4 Charged In ‘Sophisticated’ Mortgage Fraud Scheme
MINNEAPOLIS (WCCO/AP) — Four people from Minnesota and Wisconsin are charged in what authorities are calling a “sophisticated mortgage fraud scheme” involving fake documents — including phony divorce decrees and the forged signature of a Minnesota judge.
The four people facing both criminal and civil charges are James and Wendy Ober, of Hudson, Wis., owners of Mortgage Planners, Inc.; Raul Pliego, of Farmington, and Alejandro Sanchez, of Bloomington. All are charged with racketeering.
County Attorney Mike Freeman calls this the ‘new wave’ of mortgage fraud following the housing crisis.
Authorities say the alleged fraudsters raked in millions of dollars by using straw buyers to secure mortgages insured by the Federal Housing Administration.
Freeman said it’s not just what the alleged fraudsters did but how they did it that makes this scam sophisticated and complex.
Investigators say they bought up 65 properties in the Twin Cities from foreclosure sales.
Freeman said people behind the scheme went to elaborate lengths to get these loans — including creating fake college transcripts, job histories, even divorce decrees.
“We will bring these conspirators to justice,” said Mike Rothman, Commissioner of Minnesota Department of Commerce. “We also brought charges today to civilly prosecute the licenses of these individuals so they will no longer be able to continue to any real estate transactions in the state of Minnesota or use their companies again in the future.”
NewsRadio 830 WCCO’s Edgar Linares Reports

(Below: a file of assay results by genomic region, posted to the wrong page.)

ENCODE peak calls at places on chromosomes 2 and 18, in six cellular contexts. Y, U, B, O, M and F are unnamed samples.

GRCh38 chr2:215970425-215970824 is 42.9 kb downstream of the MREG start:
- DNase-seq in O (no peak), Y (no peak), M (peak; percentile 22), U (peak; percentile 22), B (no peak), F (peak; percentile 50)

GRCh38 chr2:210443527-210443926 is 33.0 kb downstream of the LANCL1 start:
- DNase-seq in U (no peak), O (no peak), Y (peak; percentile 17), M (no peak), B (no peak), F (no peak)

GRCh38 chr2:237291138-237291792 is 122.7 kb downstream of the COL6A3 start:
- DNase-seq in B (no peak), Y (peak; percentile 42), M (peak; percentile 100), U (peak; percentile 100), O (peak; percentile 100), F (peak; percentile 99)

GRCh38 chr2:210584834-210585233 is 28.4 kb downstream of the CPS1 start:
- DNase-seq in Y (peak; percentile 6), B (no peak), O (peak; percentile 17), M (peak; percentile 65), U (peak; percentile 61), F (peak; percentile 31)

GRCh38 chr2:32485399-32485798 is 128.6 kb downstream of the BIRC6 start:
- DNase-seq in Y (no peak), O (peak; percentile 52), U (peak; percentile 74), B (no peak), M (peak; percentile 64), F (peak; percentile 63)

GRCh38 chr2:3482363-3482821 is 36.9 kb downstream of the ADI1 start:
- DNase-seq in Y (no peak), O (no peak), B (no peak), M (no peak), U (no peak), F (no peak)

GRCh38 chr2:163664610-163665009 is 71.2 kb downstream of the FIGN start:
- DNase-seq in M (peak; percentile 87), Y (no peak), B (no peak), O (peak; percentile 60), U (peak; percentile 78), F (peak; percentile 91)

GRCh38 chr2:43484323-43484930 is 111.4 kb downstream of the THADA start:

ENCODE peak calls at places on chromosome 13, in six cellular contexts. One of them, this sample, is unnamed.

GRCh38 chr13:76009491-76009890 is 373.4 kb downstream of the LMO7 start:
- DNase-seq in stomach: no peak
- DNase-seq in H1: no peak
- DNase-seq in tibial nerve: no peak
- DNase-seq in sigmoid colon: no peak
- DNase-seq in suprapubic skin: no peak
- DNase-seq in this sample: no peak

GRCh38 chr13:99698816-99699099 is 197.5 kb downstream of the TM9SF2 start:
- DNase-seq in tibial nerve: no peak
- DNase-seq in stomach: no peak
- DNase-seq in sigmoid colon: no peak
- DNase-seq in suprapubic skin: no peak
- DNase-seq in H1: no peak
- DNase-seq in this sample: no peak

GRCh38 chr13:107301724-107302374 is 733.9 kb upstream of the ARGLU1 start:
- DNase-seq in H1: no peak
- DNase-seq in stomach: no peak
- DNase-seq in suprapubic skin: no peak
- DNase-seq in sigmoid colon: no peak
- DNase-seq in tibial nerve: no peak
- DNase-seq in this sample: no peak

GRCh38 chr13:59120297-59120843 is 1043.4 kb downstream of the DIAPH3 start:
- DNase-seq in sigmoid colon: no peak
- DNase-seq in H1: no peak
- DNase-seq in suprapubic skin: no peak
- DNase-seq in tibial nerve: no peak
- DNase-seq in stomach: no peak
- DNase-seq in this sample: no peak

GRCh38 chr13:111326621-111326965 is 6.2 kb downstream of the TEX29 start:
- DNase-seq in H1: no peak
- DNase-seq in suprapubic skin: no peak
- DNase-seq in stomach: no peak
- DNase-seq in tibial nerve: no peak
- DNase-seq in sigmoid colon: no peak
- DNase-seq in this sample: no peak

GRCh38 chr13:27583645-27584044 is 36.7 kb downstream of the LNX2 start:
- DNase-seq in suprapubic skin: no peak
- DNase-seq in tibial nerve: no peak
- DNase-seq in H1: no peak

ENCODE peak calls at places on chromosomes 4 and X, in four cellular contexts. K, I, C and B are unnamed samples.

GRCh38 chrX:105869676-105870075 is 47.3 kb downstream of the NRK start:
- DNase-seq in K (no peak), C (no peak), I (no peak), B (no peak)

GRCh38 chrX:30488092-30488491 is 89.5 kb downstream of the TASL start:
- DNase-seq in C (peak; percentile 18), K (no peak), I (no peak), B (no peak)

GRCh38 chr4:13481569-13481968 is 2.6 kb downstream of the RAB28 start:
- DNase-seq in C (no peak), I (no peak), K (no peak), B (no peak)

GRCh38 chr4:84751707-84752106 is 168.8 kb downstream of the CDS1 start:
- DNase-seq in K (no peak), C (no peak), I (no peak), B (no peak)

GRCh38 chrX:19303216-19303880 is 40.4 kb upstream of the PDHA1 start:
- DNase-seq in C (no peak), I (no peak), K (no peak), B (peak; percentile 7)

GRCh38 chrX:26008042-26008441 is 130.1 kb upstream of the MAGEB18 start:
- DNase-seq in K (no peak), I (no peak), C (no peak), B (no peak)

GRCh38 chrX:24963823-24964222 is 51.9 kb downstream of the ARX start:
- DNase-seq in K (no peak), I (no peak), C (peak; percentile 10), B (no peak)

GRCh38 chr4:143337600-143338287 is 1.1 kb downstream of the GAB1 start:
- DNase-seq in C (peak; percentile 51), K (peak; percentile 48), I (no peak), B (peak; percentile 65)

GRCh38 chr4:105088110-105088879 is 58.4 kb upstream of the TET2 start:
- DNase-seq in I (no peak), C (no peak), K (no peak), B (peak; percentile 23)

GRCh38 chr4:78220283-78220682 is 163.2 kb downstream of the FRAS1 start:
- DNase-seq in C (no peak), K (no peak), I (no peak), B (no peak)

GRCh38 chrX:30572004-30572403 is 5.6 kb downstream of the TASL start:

The loans, totaling tens of millions of dollars, require extensive documentation. Authorities say the defendants also came up with fake companies and bogus bank statements to qualify for the loans. They then created a second, fake mortgage and collected kickbacks when the property was sold.
“The signature here is a judge and there is a Judge Robert King in Dakota County. That’s the forgery. This is the judge’s real signature,” Freeman said, holding one of the documents. “He has told us he never saw this document, he never signed it. That’s not a perfect forgery but it’s close. That’s an indication of how sophisticated these people were.”
Freeman said these crimes occurred between 2009 and 2010.
If convicted on criminal charges, they could be fined up to a million dollars each and spend up to 20 years in prison.
The homes involved in the scheme are now in foreclosure again.
“Unfortunately whenever there’s a lot of money to be made some folks don’t want to make it honestly,” Freeman said.
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